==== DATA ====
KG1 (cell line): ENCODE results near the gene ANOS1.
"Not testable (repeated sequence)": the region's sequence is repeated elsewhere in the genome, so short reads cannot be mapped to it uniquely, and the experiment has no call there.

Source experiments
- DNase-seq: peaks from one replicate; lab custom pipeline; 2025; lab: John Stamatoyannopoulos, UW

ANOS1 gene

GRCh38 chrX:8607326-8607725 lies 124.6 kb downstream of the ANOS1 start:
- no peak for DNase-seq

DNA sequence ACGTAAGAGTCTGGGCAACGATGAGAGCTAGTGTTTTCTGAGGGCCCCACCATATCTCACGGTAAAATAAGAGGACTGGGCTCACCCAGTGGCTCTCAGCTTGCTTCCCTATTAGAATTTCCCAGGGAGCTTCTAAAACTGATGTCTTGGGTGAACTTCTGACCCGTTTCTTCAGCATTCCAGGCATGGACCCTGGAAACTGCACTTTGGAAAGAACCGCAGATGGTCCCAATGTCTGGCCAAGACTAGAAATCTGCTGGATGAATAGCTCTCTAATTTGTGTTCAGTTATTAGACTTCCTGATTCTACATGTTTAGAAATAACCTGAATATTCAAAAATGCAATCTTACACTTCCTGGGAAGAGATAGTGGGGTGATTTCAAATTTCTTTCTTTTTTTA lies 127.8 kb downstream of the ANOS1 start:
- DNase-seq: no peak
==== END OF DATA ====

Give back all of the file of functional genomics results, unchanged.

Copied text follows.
KG1 (cell line): ENCODE results near the gene ANOS1.
"Not testable (repeated sequence)": the region's sequence is repeated elsewhere in the genome, so short reads cannot be mapped to it uniquely, and the experiment has no call there.

Source experiments
- DNase-seq: peaks from one replicate; lab custom pipeline; 2025; lab: John Stamatoyannopoulos, UW

ANOS1 gene

GRCh38 chrX:8607326-8607725 lies 124.6 kb downstream of the ANOS1 start:
- no peak for DNase-seq

DNA sequence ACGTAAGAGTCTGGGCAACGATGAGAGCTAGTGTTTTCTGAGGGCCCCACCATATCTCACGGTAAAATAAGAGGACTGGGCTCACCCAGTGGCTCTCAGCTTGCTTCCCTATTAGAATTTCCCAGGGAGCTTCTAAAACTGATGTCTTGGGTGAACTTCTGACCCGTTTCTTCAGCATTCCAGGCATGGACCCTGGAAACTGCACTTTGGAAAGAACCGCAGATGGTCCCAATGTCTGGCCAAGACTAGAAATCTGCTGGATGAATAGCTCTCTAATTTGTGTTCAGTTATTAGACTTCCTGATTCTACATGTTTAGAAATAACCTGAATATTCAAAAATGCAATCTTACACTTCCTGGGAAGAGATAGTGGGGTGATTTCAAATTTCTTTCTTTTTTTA lies 127.8 kb downstream of the ANOS1 start:
- DNase-seq: no peak